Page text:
The Nile Cruise
As many travelers will testify, the best way to experience classical Egypt is by taking a Nile cruise. The cruise is a very pleasant and relaxing way to get close to the attractions of antiquity, most of which are not far off from the banks of the river. You also get a glimpse of rural Egypt where many...
Ancient Animals from Egypt - Ancient Egyptians not only used animals as sources of food and for labor, but also for cult purposes.
Egyptian Symbols - Egyptian symbols and their associated myths arose from human observation of natural cycles and other natural phenomena.
The River Nile Valley and Delta, the most extensive oasis on earth, was created by the world's longest river and its seemingly inexhaustible sources.
The Nile River traverses about 1,600 kilometers through Egypt and flows northward to the Mediterranean Sea. Without the topographic channel that permits the Nile to flow across the Sahara, Egypt would be entirely desert.
The Nile in Egypt is a combination of three long rivers whose sources are in central Africa.
The White Nile, which begins at Lake Victoria in Uganda, supplies about 28% of the Nile's waters in Egypt.
The Blue Nile, which originates at Lake Tana in Ethiopia, provides an average of 58% of the Nile's waters in Egypt. It has a steeper gradient and flows more swiftly than the White Nile, which it joins at Khartoum. Unlike the White Nile, the Blue Nile carries a considerable amount of sediment.
The much shorter Atbara River, which also originates in Ethiopia, joins the main Nile north of Khartoum between the fifth and sixth cataracts (areas of steep rapids) and provides about 14% of the Nile's waters in Egypt.
Before the Aswan High Dam was completed in 1971, the White Nile watered the Egyptian stretch of the river throughout the year, whereas the Blue Nile, carrying seasonal rain from Ethiopia, caused the Nile to overflow its banks and deposit a layer of fertile mud over adjacent fields, the Gift of the Nile. The great flood of the main Nile usually occurred in Egypt during August, September, and October.
As a result of the dam's construction, the Nile actually begins its flow into Egypt as Lake Nasser (Lake Nubia), which extends south from the dam 320 kilometers to the border and an additional 158 kilometers into Sudan.
Below Aswan, the cultivated floodplain strip widens to as much as twenty kilometers. North of Isna (160 kilometers north of Aswan), the plateau on both sides of the valley rises as high as 550 meters above sea level, At Qina (about 90 kilometers north of Isna), the 300-meter limestone cliffs force the Nile to change course to the southwest for about 60 kilometers before turning northwest for about 160 kilometers to Asyut. Northward from Asyut, the escarpments on both sides diminish, and the valley widens to a maximum of twenty-two kilometers. The Nile river reaches the Delta at Cairo.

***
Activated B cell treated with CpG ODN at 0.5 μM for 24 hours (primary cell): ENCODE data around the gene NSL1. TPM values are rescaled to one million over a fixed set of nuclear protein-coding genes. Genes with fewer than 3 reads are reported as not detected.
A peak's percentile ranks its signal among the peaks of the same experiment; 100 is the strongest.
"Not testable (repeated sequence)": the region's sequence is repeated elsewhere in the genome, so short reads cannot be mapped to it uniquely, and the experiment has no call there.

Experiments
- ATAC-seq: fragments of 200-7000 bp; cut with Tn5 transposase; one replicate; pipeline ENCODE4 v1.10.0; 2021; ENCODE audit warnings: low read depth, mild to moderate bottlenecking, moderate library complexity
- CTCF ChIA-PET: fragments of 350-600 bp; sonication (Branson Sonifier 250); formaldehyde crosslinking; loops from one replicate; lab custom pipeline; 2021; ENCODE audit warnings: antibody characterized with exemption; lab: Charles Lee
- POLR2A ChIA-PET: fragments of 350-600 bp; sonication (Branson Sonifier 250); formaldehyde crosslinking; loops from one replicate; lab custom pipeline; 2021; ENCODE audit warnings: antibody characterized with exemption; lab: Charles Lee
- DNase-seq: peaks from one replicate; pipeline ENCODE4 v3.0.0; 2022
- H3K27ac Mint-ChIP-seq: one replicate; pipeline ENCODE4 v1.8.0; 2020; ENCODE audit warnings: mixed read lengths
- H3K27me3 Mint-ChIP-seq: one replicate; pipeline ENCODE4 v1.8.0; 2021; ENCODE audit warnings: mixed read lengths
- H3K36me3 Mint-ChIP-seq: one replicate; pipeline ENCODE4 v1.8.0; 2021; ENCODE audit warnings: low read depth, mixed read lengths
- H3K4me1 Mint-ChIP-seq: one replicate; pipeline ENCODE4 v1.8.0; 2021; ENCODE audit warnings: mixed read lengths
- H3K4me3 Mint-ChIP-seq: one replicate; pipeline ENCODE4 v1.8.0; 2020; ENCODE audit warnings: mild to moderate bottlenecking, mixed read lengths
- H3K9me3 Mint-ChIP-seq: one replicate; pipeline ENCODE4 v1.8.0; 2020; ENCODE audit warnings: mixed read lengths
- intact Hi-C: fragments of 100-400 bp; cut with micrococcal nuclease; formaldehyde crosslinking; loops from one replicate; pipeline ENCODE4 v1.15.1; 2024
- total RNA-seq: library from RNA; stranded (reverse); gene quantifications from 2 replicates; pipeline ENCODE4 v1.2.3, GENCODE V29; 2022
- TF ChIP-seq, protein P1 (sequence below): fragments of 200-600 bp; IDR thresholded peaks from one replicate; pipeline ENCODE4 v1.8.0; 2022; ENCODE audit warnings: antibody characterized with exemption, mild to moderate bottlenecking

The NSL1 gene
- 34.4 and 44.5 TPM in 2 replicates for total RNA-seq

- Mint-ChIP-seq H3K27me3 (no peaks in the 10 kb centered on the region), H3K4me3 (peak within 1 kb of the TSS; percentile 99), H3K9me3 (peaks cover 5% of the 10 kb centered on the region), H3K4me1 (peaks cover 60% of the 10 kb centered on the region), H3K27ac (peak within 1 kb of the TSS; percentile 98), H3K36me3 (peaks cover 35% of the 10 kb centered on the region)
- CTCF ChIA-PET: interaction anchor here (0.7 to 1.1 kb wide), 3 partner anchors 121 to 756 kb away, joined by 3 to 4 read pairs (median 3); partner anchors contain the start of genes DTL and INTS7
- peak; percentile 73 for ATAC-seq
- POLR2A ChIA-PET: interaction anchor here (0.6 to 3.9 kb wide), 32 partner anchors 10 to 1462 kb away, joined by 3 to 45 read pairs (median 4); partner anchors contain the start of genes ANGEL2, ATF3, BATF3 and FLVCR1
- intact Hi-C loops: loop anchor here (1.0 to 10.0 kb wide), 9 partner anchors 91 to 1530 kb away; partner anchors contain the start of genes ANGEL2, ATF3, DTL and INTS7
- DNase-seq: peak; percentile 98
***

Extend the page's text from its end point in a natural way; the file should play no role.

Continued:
At Cairo, the Nile spreads out to form a fertile, fan-shape delta about 250 kilometers wide at the seaward base and about 160 kilometers from north to south. The Nile Delta extends over approximately 22,000 square kilometers. Seven branches of the Nile once ran through the Delta. Nature and man have closed all but two main outlets: the east branch, Damietta and the west branch, Rosetta.
The fertility and productivity of the land adjacent to the Nile depends largely on the silt deposited by floodwaters. The construction of dams, particularly the Aswan High Dam, transformed the mighty river into a large and predictable irrigation ditch. Lake Nasser, the world's largest artificial lake, has enabled planned use of the Nile regardless of the amount of rainfall in Central Africa and East Africa. The dams have also affected the Nile Valley's fertility, which was dependent for centuries not only on the water brought to the arable land but also on the materials left by the water. Today the Aswan High Dam obstructs most of this sediment, which is now retained in Lake Nasser. The reduction in annual silt deposits has contributed to rising water tables and increasing soil salinity in the Delta, the erosion of the river's banks in Upper Egypt, and the erosion of the alluvial fan along the shore of the Mediterranean Sea.